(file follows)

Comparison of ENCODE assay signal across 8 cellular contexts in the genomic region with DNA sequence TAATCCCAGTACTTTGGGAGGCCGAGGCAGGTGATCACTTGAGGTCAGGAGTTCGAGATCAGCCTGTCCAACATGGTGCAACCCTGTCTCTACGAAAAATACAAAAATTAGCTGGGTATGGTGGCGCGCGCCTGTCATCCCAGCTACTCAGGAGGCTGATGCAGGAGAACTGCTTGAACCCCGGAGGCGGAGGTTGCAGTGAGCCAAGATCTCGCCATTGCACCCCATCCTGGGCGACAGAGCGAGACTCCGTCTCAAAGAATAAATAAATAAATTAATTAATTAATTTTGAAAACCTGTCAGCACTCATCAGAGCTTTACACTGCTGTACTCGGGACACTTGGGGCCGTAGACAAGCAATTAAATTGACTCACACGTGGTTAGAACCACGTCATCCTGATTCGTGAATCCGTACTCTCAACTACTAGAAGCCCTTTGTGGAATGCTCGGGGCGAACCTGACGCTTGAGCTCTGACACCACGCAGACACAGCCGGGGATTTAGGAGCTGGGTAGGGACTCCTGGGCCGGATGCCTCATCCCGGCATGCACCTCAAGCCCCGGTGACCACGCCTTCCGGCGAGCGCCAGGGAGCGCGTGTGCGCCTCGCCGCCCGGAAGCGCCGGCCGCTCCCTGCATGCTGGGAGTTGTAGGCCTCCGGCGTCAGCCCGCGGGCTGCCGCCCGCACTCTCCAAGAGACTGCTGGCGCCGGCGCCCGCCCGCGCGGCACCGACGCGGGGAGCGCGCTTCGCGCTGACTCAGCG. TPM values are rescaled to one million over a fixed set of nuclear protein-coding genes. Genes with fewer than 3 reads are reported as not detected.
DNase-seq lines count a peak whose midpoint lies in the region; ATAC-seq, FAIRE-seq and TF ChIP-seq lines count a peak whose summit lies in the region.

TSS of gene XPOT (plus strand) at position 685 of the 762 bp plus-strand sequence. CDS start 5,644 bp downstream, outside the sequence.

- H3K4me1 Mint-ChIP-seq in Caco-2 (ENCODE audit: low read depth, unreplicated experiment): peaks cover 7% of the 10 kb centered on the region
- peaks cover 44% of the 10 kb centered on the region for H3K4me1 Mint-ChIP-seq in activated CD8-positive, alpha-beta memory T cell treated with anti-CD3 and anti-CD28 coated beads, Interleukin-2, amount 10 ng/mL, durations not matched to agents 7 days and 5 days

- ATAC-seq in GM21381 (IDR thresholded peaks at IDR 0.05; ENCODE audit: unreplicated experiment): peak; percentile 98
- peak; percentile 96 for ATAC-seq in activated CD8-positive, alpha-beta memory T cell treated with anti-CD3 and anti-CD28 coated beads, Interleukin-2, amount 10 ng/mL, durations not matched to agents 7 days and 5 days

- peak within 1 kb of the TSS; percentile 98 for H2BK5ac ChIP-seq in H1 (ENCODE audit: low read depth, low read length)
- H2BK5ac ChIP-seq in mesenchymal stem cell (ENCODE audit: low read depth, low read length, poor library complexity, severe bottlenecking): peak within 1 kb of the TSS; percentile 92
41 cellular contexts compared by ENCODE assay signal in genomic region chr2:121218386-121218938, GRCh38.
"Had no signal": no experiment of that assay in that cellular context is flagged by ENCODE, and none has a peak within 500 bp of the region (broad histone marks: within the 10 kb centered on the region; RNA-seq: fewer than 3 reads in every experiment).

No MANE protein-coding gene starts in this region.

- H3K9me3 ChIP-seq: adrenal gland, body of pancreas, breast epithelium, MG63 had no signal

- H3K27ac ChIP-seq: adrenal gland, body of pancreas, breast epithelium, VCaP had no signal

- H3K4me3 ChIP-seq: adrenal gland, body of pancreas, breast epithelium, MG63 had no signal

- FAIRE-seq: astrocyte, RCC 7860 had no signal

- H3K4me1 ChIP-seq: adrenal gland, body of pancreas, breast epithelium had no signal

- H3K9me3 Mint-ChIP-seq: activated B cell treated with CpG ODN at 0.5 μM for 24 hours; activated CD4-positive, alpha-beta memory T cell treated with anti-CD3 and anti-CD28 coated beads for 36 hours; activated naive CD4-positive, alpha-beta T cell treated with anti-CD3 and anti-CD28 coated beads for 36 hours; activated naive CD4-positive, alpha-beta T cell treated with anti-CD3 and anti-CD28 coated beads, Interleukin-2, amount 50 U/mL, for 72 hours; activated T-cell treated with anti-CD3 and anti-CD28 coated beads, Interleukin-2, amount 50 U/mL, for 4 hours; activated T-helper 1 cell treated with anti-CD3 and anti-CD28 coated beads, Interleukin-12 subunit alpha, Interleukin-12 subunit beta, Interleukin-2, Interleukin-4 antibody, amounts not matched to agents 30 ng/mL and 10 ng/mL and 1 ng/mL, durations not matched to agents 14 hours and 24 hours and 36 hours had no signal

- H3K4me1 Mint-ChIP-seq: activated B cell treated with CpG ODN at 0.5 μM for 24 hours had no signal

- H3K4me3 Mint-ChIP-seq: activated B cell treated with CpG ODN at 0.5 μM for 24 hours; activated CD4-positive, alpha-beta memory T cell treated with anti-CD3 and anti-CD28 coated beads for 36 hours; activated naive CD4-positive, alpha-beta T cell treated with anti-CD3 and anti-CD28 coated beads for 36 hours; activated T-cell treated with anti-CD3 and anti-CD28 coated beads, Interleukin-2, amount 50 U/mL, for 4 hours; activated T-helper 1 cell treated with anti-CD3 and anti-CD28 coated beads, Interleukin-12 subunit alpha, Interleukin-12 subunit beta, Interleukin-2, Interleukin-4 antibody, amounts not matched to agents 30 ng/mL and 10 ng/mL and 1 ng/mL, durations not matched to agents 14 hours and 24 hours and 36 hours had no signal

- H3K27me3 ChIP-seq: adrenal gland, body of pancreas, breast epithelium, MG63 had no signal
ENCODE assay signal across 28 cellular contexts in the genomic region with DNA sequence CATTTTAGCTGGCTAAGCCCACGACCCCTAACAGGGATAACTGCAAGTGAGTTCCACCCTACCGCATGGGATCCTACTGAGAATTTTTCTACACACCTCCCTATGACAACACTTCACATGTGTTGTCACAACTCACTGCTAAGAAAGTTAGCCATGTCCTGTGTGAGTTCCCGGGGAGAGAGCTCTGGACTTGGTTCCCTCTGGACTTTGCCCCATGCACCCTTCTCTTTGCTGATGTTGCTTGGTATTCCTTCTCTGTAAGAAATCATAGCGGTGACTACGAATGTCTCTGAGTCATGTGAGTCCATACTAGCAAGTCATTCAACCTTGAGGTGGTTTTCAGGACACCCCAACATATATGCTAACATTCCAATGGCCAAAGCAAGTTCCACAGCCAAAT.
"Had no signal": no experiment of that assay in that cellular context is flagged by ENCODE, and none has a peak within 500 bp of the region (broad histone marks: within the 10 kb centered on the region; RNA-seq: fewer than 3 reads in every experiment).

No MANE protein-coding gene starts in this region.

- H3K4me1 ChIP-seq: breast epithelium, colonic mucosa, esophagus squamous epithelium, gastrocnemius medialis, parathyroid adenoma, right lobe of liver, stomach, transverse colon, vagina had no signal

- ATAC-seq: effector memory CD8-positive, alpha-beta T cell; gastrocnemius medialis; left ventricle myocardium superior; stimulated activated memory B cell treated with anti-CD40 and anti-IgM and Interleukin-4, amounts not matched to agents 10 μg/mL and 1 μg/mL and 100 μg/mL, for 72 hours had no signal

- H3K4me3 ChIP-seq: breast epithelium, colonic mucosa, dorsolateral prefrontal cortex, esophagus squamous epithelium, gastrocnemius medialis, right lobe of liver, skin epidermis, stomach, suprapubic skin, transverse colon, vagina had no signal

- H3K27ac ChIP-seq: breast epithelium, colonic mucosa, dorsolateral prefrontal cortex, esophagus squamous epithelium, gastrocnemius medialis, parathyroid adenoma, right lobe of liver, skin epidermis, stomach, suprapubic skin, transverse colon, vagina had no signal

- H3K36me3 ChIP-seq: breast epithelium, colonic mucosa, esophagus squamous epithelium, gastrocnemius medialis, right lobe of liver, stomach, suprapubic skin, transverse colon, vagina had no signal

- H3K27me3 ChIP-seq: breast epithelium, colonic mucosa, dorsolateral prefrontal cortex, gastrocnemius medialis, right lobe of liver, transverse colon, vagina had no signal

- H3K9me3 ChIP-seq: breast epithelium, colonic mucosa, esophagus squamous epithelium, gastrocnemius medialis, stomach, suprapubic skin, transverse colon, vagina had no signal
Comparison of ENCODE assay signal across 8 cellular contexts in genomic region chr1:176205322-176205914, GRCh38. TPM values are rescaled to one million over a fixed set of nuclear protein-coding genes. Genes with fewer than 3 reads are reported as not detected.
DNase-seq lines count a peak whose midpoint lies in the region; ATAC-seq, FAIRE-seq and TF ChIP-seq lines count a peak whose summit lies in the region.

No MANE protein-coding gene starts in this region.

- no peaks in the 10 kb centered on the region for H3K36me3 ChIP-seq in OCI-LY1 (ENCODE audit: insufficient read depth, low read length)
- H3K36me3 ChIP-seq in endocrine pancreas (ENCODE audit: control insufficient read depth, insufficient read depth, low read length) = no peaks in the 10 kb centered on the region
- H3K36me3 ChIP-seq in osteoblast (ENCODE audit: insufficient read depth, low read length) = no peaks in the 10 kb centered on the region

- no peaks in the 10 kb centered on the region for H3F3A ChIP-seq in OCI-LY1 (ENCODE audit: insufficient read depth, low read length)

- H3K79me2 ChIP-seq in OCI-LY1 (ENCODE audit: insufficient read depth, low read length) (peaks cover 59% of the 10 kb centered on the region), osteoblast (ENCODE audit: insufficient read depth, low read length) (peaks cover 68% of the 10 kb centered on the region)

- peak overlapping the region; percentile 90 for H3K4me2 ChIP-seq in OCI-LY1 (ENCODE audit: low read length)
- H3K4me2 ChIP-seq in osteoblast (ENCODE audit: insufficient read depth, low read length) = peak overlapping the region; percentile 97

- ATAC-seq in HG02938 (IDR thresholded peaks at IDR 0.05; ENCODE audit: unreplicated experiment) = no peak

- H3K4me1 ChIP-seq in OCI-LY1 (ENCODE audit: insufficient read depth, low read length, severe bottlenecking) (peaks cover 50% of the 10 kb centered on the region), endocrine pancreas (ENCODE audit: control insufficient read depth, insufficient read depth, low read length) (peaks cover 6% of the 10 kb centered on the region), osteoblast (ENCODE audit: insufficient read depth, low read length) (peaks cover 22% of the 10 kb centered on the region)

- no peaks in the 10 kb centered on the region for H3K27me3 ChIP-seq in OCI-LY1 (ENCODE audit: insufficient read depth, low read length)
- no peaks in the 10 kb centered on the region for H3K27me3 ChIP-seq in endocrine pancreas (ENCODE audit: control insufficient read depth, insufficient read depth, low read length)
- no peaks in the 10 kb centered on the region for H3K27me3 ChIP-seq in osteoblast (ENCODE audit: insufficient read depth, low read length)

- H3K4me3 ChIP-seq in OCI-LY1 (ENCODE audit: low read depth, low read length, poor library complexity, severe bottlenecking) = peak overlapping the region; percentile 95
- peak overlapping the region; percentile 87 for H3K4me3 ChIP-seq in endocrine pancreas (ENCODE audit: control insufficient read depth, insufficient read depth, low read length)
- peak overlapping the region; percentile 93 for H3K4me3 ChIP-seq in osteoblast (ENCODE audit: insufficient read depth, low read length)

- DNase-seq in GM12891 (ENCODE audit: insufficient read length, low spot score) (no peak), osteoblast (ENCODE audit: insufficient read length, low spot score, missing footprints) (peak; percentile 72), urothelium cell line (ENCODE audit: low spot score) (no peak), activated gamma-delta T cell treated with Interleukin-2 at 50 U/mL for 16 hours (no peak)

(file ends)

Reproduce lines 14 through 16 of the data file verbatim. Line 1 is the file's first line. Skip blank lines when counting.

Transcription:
- H3K27ac ChIP-seq: adrenal gland, body of pancreas, breast epithelium, VCaP had no signal

- H3K4me3 ChIP-seq: adrenal gland, body of pancreas, breast epithelium, MG63 had no signal

- FAIRE-seq: astrocyte, RCC 7860 had no signal